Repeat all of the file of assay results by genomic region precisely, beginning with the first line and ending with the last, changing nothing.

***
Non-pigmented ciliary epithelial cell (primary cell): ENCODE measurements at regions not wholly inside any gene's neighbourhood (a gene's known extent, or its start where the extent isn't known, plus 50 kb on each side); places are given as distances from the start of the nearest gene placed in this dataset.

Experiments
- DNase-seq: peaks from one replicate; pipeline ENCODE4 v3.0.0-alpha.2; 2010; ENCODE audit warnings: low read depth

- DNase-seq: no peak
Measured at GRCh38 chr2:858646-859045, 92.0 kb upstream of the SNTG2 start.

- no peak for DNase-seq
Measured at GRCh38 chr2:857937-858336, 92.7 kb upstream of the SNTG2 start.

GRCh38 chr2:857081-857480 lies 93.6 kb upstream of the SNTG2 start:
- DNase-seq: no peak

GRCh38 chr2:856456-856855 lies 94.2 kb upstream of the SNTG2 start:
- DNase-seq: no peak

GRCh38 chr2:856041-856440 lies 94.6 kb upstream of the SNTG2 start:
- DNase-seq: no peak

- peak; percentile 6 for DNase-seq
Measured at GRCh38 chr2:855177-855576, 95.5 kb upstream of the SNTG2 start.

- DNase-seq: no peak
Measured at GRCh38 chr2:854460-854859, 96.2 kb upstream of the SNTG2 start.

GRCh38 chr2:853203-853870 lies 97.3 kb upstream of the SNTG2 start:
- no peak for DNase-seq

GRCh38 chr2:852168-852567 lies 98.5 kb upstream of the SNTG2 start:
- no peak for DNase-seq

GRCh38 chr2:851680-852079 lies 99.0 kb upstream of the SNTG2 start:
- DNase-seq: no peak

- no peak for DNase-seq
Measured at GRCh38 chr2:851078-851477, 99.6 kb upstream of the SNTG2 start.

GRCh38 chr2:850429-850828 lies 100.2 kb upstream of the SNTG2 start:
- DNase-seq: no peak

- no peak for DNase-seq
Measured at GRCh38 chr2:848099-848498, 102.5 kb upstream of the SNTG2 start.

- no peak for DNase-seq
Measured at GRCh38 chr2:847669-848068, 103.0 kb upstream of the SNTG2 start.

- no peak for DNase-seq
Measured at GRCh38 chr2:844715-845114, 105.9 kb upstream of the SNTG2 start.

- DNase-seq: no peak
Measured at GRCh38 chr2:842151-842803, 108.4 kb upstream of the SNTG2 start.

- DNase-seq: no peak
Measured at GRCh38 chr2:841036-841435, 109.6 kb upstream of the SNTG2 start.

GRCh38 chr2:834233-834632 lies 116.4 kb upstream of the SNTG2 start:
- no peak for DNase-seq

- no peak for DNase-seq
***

Non-pigmented ciliary epithelial cell (primary cell): ENCODE measurements at regions not wholly inside any gene's neighbourhood (a gene's known extent, or its start where the extent isn't known, plus 50 kb on each side); places are given as distances from the start of the nearest gene placed in this dataset.

Experiments
- DNase-seq: peaks from one replicate; pipeline ENCODE4 v3.0.0-alpha.2; 2010; ENCODE audit warnings: low read depth

- DNase-seq: no peak
Measured at GRCh38 chr2:858646-859045, 92.0 kb upstream of the SNTG2 start.

- no peak for DNase-seq
Measured at GRCh38 chr2:857937-858336, 92.7 kb upstream of the SNTG2 start.

GRCh38 chr2:857081-857480 lies 93.6 kb upstream of the SNTG2 start:
- DNase-seq: no peak

GRCh38 chr2:856456-856855 lies 94.2 kb upstream of the SNTG2 start:
- DNase-seq: no peak

GRCh38 chr2:856041-856440 lies 94.6 kb upstream of the SNTG2 start:
- DNase-seq: no peak

- peak; percentile 6 for DNase-seq
Measured at GRCh38 chr2:855177-855576, 95.5 kb upstream of the SNTG2 start.

- DNase-seq: no peak
Measured at GRCh38 chr2:854460-854859, 96.2 kb upstream of the SNTG2 start.

GRCh38 chr2:853203-853870 lies 97.3 kb upstream of the SNTG2 start:
- no peak for DNase-seq

GRCh38 chr2:852168-852567 lies 98.5 kb upstream of the SNTG2 start:
- no peak for DNase-seq

GRCh38 chr2:851680-852079 lies 99.0 kb upstream of the SNTG2 start:
- DNase-seq: no peak

- no peak for DNase-seq
Measured at GRCh38 chr2:851078-851477, 99.6 kb upstream of the SNTG2 start.

GRCh38 chr2:850429-850828 lies 100.2 kb upstream of the SNTG2 start:
- DNase-seq: no peak

- no peak for DNase-seq
Measured at GRCh38 chr2:848099-848498, 102.5 kb upstream of the SNTG2 start.

- no peak for DNase-seq
Measured at GRCh38 chr2:847669-848068, 103.0 kb upstream of the SNTG2 start.

- no peak for DNase-seq
Measured at GRCh38 chr2:844715-845114, 105.9 kb upstream of the SNTG2 start.

- DNase-seq: no peak
Measured at GRCh38 chr2:842151-842803, 108.4 kb upstream of the SNTG2 start.

- DNase-seq: no peak
Measured at GRCh38 chr2:841036-841435, 109.6 kb upstream of the SNTG2 start.

GRCh38 chr2:834233-834632 lies 116.4 kb upstream of the SNTG2 start:
- no peak for DNase-seq

- no peak for DNase-seq